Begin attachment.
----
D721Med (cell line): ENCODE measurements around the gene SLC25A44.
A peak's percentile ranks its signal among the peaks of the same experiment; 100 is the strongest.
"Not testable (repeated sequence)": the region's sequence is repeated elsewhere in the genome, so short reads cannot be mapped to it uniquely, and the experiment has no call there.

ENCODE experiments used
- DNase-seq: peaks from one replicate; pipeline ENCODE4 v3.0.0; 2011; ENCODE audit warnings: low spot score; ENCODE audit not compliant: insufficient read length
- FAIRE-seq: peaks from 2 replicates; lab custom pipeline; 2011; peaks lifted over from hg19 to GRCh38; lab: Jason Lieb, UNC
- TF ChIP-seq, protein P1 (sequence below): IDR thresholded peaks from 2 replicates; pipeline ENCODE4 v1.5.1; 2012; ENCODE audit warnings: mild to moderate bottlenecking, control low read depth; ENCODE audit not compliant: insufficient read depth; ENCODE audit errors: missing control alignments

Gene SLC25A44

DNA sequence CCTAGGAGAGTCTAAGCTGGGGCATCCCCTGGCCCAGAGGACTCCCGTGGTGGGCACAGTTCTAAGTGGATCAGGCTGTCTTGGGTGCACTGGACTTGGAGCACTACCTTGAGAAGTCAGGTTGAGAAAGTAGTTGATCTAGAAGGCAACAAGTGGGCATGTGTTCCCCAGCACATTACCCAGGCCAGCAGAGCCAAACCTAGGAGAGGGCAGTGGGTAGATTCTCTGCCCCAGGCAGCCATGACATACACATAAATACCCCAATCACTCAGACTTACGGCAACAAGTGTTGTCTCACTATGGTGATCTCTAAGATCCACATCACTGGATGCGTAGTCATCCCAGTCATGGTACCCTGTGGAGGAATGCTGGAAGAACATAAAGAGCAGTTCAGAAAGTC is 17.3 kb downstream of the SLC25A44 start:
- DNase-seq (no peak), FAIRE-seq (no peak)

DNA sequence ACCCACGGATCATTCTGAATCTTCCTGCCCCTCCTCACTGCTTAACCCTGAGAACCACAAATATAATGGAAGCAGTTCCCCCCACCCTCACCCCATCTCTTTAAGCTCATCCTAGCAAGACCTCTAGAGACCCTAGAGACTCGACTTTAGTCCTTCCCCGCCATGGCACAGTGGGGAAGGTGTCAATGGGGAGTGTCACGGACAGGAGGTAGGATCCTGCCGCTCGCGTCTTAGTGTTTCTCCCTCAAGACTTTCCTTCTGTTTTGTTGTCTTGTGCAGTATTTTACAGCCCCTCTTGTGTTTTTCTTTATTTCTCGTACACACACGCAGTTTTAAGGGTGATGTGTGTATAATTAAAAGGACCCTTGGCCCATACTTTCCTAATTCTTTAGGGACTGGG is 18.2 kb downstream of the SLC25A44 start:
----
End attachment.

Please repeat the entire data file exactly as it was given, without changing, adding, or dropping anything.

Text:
D721Med (cell line): ENCODE measurements around the gene SLC25A44.
A peak's percentile ranks its signal among the peaks of the same experiment; 100 is the strongest.
"Not testable (repeated sequence)": the region's sequence is repeated elsewhere in the genome, so short reads cannot be mapped to it uniquely, and the experiment has no call there.

ENCODE experiments used
- DNase-seq: peaks from one replicate; pipeline ENCODE4 v3.0.0; 2011; ENCODE audit warnings: low spot score; ENCODE audit not compliant: insufficient read length
- FAIRE-seq: peaks from 2 replicates; lab custom pipeline; 2011; peaks lifted over from hg19 to GRCh38; lab: Jason Lieb, UNC
- TF ChIP-seq, protein P1 (sequence below): IDR thresholded peaks from 2 replicates; pipeline ENCODE4 v1.5.1; 2012; ENCODE audit warnings: mild to moderate bottlenecking, control low read depth; ENCODE audit not compliant: insufficient read depth; ENCODE audit errors: missing control alignments

Gene SLC25A44

DNA sequence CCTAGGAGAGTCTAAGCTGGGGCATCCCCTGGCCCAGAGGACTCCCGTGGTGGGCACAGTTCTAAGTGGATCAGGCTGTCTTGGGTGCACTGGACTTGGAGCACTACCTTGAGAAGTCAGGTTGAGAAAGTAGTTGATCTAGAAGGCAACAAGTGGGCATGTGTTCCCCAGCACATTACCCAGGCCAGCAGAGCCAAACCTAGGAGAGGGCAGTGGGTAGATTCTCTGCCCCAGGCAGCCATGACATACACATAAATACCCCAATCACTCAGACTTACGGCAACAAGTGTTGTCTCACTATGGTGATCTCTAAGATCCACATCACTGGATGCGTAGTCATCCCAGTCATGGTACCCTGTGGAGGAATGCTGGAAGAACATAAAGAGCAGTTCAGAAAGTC is 17.3 kb downstream of the SLC25A44 start:
- DNase-seq (no peak), FAIRE-seq (no peak)

DNA sequence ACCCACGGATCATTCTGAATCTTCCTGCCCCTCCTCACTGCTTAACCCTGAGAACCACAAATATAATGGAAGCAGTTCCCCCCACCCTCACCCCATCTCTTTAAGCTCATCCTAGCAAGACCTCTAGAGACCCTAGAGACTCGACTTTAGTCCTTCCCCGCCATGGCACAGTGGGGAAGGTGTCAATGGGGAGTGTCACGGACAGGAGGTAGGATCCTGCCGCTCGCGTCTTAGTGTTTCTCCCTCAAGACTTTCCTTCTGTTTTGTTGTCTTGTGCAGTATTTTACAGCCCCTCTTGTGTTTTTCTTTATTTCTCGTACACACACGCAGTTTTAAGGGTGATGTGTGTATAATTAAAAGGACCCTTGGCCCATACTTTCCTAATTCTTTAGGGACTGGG is 18.2 kb downstream of the SLC25A44 start: